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Finding my baby’s lost hearing aid

lost hearing aid

photo courtesy: maxandhishearingaids.com

What’s as small as a paperclip, as pricey as a computer, and as easily lost as the remote control? A hearing aid, of course. Finding my baby’s lost hearing aid was an adventure.

Losing a child’s hearing aid creates a special kind of panic. Those tiny bits of technology support her language development. Whenever one of my daughter’s hearing aids (or ear molds) go missing, I check the usual places: under the bed, behind the couch, in the toy box. I get down at my little one’s eyeline and search. They usually turn up within a minute or two.

Lost hearing technology

But sometimes the tiny technology goes missing where you’d least expect. The search feels like an all-out scavenger hunt.

“Sometimes the tiny technology goes missing where you’d least expect.”

When my daughter was three months old and freshly aided, one of her hearing aids went missing on the way to the park. I’d strolled a few blocks from the house when I noticed it missing. It wasn’t on her lap or in the hood of her sweatshirt. It wasn’t on the ground. Suddenly a few blocks seemed like an impossible search grid.

The Search

I made a panicked call to my mom. Some neighborhood kids playing in a yard nearby must have overheard me. They walked over and offered to help. “What does it look like?” one of them asked. Her little Phonak Sky-VP hearing aid is a silver color and smaller than a pack of gum. “We’ll find it,” they said. The search was on.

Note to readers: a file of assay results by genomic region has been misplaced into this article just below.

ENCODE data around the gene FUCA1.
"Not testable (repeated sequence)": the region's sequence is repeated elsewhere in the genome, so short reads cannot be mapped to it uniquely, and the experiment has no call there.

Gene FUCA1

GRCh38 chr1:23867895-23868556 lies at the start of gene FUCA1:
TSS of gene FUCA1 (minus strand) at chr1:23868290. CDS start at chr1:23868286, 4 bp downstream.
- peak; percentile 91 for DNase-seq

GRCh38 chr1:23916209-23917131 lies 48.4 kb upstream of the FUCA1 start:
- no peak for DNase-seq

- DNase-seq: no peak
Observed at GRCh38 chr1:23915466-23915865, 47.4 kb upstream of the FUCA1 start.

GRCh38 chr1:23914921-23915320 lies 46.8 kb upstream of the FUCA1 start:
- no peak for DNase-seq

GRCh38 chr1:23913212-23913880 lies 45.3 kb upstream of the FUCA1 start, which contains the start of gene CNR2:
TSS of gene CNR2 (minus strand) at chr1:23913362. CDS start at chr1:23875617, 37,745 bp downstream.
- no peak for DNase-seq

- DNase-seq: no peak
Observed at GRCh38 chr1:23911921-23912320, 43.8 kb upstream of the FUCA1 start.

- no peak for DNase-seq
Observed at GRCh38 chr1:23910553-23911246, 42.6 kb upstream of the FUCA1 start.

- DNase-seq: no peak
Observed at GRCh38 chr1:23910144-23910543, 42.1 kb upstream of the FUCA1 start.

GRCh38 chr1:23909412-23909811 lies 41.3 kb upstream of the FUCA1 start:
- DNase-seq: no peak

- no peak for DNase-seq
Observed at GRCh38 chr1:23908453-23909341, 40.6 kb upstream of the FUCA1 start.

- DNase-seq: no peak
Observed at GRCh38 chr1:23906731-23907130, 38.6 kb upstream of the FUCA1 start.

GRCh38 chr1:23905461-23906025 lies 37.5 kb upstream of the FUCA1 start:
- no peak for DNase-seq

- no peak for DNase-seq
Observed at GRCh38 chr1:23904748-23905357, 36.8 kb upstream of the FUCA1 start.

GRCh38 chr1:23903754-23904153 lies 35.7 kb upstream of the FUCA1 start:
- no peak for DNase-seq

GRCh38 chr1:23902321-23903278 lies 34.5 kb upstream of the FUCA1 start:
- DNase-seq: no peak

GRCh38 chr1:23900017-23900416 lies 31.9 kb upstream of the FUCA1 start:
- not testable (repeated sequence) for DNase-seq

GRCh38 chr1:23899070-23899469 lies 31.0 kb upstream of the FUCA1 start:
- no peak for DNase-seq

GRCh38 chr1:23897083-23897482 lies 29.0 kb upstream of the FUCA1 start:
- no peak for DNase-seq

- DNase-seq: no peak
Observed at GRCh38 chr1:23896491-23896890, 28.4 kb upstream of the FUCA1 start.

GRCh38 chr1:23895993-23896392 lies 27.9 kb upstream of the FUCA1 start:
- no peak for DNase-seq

My mom and stepdad showed up. There were now six of us searching for my baby’s lost hearing aid. It was both heartwarming and embarrassing. After 10 minutes or so of scouring the ground together, I called off the search. “Thanks for helping, but it’ll be okay,” I told everyone. The neighborhood kids went back to their yard. I unstrapped my daughter from the stroller and carried her inside.

… and Found!

Lo and behold, there it was. It was lying on the floor, just inside the front door. It was a forehead-slapping moment. She’d taken it off before we’d even left for the park. Overcome with joy, I ran back down the sidewalk toward the neighbors who’d helped me. “Here it is! I found it!” I told them. “Awesome!” they said, laughing.
I told them my silly error and thanked them a few more times.

Read more: Tips for keeping a baby’s hearing aids in their ears

The initial panic of the loss was replaced by joy and gratitude. I never expected complete strangers to want to help search for my daughter’s hearing technology.

Have you found a lost hearing aid in an unlikely spot? 

morgansnook
Author Details
Morgan Snook is a writer from the Pennsylvania Wilds region. She enjoys being outdoors with her husband and two beautiful daughters. Her youngest daughter has mild-to-moderately severe bilateral sensorineural hearing loss, probably genetic. She wears Phonak Sky hearing aids, which she got at three months old.
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morgansnook
Morgan Snook is a writer from the Pennsylvania Wilds region. She enjoys being outdoors with her husband and two beautiful daughters. Her youngest daughter has mild-to-moderately severe bilateral sensorineural hearing loss, probably genetic. She wears Phonak Sky hearing aids, which she got at three months old.
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